About Rosin | Violin & Viola TV #208
This episode is all about rosin!
Without rosin your bow doesn’t make a sound, as the horse hair will silently slide over the string. Rosin is an important detail of your violin or viola playing.
How to rosin your violin or viola bow?
If you rosin too little, the response of your violin will not be good and some parts of the bow won’t make a sound. If you rosin too much, you will stand in a cloud of rosin and your violin will sound scratchy.
People tend to rosin the bow mainly and the tip and the frog, but as you use the middle of the bow more, you should rosin the middle of the bow most.
Click here to my dedicated video about how to rosin your bow. In this week’s video I will just show it shortly.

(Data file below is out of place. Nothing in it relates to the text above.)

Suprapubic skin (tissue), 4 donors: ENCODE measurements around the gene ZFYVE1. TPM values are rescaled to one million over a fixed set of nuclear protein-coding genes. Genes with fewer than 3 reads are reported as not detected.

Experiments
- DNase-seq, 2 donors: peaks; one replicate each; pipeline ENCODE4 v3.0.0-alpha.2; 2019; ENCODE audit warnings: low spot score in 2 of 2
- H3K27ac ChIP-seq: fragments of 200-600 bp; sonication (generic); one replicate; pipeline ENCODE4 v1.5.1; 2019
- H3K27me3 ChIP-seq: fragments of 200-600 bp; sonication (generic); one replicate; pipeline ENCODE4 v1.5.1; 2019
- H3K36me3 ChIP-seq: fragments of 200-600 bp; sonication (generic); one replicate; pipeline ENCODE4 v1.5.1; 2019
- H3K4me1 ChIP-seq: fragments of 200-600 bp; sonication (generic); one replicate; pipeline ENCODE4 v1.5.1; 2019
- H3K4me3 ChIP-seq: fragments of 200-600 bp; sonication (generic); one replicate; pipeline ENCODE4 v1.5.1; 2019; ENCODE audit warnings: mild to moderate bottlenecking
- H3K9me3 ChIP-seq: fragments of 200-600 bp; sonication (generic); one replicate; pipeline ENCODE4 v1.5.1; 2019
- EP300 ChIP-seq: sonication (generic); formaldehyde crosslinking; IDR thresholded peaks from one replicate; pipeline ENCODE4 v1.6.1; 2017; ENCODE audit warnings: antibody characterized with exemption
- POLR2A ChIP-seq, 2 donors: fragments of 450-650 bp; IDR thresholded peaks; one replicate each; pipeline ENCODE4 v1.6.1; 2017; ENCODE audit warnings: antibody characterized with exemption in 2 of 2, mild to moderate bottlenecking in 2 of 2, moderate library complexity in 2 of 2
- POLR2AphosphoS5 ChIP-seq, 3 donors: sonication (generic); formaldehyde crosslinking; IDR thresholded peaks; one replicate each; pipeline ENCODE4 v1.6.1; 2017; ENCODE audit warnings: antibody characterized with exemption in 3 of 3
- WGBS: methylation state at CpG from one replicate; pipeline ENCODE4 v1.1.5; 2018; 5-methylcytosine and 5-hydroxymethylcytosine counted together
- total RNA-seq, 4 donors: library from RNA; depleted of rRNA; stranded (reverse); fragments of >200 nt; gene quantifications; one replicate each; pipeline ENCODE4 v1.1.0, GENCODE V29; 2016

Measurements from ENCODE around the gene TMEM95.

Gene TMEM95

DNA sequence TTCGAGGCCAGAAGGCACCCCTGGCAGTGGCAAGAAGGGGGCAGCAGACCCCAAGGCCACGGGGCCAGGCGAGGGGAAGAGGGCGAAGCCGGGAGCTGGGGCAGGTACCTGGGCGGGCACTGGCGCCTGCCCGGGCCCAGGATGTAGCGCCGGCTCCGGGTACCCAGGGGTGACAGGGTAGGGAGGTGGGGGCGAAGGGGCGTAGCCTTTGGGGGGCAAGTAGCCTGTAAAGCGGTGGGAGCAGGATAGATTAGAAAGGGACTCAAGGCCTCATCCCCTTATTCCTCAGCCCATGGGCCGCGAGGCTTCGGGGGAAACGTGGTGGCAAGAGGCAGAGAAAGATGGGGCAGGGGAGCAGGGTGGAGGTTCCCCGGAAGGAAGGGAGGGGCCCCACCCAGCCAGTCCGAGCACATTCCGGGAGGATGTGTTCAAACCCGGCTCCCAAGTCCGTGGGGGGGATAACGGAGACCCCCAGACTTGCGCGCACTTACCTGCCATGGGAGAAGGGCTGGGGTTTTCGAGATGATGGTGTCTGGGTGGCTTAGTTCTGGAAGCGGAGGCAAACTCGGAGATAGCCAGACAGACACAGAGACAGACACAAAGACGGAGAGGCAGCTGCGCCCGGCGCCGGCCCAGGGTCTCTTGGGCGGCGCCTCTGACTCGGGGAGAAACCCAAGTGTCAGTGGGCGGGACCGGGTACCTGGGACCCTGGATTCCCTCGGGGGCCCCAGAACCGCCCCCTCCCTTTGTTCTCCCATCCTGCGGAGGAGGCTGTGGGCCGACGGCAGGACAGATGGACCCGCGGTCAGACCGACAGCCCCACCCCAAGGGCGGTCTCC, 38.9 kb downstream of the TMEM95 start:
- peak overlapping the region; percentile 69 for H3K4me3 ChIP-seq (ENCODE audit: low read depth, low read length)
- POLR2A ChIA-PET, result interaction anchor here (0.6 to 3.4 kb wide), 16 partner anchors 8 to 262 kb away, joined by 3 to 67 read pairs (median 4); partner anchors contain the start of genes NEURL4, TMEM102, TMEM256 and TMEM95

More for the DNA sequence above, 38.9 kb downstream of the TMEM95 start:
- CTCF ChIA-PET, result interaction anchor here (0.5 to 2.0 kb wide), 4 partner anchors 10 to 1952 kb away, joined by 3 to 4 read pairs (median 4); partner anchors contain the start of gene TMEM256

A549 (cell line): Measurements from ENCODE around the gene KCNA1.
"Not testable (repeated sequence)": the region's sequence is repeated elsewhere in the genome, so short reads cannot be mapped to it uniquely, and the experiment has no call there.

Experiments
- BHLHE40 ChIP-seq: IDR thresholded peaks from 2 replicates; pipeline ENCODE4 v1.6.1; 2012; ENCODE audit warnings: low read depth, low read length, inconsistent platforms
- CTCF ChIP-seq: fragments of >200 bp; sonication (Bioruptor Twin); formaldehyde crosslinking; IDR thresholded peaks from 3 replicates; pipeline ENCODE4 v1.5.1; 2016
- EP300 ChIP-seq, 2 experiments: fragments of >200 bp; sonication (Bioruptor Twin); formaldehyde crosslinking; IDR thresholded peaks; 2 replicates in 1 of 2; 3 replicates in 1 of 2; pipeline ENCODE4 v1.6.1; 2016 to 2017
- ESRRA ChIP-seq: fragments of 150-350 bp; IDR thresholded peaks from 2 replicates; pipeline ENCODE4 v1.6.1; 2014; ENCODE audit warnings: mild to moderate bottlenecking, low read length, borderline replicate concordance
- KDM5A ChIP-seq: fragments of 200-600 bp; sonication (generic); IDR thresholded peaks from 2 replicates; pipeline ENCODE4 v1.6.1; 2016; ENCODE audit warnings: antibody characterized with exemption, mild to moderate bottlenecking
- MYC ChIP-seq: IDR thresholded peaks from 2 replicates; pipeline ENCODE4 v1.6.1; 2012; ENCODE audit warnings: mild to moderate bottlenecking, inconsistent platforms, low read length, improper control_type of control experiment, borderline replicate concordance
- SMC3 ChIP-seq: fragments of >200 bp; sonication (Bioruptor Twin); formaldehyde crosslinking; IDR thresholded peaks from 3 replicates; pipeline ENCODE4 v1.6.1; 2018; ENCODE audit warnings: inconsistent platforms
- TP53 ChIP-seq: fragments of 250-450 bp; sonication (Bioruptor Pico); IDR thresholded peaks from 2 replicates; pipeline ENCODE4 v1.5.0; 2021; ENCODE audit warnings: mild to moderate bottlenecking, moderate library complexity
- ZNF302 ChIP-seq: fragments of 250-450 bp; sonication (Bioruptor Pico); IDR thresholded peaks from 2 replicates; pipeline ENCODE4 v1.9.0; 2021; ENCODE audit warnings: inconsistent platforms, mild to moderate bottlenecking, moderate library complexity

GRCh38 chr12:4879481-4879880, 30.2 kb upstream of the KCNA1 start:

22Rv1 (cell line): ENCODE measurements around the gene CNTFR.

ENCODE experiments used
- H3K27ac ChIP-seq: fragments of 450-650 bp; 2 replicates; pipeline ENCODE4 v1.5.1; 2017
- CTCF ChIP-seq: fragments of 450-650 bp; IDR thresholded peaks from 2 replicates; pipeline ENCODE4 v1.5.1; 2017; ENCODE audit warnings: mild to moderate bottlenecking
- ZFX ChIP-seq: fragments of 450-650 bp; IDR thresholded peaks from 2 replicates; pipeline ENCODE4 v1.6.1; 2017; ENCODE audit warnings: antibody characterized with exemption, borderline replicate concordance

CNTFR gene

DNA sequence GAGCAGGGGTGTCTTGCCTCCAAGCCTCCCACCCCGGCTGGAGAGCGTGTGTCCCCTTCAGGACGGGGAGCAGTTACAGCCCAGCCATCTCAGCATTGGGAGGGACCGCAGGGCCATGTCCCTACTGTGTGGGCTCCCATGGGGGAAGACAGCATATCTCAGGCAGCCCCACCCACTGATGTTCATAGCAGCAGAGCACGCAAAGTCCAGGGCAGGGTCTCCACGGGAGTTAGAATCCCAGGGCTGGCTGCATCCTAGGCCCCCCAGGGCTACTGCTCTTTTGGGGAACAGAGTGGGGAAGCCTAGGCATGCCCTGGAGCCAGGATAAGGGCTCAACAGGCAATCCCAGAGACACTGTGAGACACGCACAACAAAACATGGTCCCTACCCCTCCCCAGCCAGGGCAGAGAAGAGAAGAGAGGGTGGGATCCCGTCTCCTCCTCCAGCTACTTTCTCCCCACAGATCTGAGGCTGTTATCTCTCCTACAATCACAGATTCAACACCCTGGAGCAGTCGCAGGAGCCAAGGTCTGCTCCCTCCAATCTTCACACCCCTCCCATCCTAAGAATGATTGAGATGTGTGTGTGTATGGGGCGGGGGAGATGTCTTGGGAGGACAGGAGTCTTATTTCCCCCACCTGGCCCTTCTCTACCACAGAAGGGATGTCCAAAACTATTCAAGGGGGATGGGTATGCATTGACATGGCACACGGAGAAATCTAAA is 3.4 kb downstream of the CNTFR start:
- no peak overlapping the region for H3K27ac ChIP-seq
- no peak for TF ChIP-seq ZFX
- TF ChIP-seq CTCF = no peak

Remove rosin from the soundboard and the strings.
Use a microfibre cloth to remove rosin remains from your strings and violin or viola. This can make a squeaking sound. In this video I will show you exactly how to do this.
If you leave the rosin there, it will become sticky and hard to remove. Your strings sound better when you clean them and the varnish of your violin is better maintained when you remove the rosin.
Replace your rosin once a year.
Yes, rosin can get old and hard. Replacing your rosin once a year is a rule of thumb. However, if you are still very happy with your rosin, you can use it longer.
What rosin do I use?
For those interested… I personally use Pirastro Evah Pirazzi Gold rosin. It sounds good, is fine, relatively soft and doesn’t give much dust. Of course there are many good types of rosin. Just experiment what works best for you.
Is this video helpful to you? Please let me know in the comments below! If you like it, share it with your friends!
PS: Do you have questions or struggles on violin or viola playing? Post a comment below or send an e-mail to email@example.com and I might dedicate a Violin & Viola TV episode to answering your question!